"Illegal working encourages illegal immigration, undercuts legitimate businesses and is often associated with exploitation."
The new and improved Immigration Bill was introduced into the House of Commons on October 10, 2013. Subject to its Parliamentary progress, the bill is expected to receive royal assent in Spring 2014.
For those from South Asia hankering to enter the UK illegally, the bill will especially address many loopholes that were previously present.
In addition, there are new measures that have been introduced in the bill to make it notably more difficult for immigrants to stay in the UK without any form of ‘identity.’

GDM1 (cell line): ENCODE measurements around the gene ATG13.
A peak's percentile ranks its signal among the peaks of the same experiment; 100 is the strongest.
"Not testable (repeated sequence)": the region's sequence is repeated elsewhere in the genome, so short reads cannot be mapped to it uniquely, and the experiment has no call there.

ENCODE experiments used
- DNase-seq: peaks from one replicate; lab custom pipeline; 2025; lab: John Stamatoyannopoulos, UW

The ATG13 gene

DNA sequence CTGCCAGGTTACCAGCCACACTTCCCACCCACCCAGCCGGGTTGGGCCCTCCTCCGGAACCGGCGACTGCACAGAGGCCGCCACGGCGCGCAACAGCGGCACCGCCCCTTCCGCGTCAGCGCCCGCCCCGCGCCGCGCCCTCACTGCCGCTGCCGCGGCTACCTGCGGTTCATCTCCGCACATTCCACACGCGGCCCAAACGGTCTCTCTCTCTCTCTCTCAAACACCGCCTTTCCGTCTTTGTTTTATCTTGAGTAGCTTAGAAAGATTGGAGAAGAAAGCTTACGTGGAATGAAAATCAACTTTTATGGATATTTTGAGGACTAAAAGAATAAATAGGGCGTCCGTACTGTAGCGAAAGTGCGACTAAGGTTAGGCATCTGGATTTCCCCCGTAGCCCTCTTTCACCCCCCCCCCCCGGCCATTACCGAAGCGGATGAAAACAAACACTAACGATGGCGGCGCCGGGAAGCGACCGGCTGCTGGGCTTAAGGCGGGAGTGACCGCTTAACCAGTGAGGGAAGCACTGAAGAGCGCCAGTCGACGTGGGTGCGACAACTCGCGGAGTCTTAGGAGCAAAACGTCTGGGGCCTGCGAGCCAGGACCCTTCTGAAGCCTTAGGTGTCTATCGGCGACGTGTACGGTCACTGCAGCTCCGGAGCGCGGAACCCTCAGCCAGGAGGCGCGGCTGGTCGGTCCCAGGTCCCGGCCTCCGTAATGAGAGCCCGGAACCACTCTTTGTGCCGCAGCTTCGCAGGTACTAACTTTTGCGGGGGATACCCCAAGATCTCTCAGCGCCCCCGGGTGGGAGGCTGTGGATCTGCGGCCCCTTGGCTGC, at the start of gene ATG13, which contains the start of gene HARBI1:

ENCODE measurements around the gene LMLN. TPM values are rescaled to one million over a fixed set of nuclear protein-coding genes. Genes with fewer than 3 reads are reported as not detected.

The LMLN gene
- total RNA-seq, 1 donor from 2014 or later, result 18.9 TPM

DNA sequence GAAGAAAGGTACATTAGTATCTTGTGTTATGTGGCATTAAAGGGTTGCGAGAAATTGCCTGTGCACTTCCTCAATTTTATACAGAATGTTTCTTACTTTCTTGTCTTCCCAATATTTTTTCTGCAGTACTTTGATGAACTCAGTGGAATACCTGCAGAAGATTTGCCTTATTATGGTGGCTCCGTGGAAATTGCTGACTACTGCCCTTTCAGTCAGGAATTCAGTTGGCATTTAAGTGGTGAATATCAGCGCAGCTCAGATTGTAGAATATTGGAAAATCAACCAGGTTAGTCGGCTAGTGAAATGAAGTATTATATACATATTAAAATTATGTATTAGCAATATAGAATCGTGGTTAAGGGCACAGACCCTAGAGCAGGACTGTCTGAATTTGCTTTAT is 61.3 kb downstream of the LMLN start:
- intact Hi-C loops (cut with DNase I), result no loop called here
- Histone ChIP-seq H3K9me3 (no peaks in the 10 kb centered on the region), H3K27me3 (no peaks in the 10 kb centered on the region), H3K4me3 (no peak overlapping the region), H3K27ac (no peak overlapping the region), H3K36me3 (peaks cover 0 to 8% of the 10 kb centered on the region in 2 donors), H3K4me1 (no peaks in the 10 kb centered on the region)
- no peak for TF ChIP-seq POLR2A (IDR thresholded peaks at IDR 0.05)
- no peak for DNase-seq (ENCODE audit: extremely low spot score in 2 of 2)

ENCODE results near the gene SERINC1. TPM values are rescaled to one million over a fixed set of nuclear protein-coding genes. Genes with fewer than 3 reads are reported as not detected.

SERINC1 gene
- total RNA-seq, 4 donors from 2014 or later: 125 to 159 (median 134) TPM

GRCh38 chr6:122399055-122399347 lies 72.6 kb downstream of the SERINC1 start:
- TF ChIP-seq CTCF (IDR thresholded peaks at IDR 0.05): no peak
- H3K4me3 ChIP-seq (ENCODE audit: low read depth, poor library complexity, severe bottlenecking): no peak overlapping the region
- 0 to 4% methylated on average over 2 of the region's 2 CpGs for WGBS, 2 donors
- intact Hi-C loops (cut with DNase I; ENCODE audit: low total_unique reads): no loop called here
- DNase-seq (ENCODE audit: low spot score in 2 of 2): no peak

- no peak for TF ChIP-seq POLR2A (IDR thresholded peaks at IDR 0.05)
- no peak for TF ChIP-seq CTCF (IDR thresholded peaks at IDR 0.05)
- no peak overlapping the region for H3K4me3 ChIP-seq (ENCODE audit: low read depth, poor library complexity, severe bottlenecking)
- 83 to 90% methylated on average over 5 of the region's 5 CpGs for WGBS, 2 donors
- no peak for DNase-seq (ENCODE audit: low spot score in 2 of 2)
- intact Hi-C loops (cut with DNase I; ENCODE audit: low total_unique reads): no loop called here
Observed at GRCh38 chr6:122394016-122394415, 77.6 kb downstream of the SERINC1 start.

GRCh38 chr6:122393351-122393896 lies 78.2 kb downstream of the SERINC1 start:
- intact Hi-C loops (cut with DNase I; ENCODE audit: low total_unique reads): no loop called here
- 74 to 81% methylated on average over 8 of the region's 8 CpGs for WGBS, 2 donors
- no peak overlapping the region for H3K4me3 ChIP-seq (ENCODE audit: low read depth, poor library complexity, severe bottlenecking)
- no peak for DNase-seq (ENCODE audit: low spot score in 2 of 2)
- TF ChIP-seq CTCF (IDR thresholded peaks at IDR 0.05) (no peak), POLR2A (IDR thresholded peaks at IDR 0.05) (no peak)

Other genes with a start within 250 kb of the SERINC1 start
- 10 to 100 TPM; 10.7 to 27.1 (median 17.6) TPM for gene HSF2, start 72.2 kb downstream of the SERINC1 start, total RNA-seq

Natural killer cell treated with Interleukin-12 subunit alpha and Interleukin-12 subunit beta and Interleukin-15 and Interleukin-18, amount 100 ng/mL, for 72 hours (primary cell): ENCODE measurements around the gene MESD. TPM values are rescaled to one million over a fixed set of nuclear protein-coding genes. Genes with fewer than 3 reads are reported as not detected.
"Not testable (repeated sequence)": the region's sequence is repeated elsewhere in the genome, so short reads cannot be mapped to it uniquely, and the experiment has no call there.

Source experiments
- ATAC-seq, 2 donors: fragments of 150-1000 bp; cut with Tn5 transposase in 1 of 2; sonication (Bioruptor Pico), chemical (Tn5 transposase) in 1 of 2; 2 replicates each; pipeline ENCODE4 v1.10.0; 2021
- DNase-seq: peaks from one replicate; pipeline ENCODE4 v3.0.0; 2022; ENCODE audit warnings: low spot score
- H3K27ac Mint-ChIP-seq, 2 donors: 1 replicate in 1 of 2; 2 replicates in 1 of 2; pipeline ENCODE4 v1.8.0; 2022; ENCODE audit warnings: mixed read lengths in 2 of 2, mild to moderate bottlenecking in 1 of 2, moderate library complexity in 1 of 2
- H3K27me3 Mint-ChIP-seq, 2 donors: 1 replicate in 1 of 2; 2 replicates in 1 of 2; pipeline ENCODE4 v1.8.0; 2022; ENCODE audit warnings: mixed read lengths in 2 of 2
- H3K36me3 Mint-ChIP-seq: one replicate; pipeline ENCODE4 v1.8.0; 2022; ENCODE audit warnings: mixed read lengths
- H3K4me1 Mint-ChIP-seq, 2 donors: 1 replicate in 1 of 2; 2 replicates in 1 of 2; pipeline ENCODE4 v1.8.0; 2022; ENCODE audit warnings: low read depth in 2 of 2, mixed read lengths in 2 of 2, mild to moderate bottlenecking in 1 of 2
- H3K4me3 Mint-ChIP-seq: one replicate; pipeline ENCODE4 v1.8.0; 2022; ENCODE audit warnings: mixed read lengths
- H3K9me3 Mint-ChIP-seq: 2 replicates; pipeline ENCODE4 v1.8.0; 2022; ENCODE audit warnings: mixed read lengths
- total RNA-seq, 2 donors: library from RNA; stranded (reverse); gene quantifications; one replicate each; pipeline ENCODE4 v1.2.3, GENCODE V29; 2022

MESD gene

A number of areas have been addressed in the bill. The core focus is to reform the removals and appeals system, end the abuse of Article 8, and prevent illegal immigrants accessing and abusing public services or the labour market in the UK.
The first change is a crackdown on sham marriages and civil partnerships. The Home Office estimates that between 4,000 and 10,000 applications received each year are from couples who are not in a genuine relationship.
To address this, Mark Harper the Immigration Minister said: “By extending the marriage and civil partnership notice period to 28 days in England and Wales and allowing this to be increased to 70 days in some circumstances we will make time to investigate, prosecute and remove those involved in sham marriages.”
The genuineness of the marriage will be then investigated by the Home Office and immigration enforcement action will be taken if the marriage is deemed to be a sham.
The process involved to remove illegal immigrants from the UK is currently quite complex and requires a number of stages. To address this delay, a single decision process is to be introduced.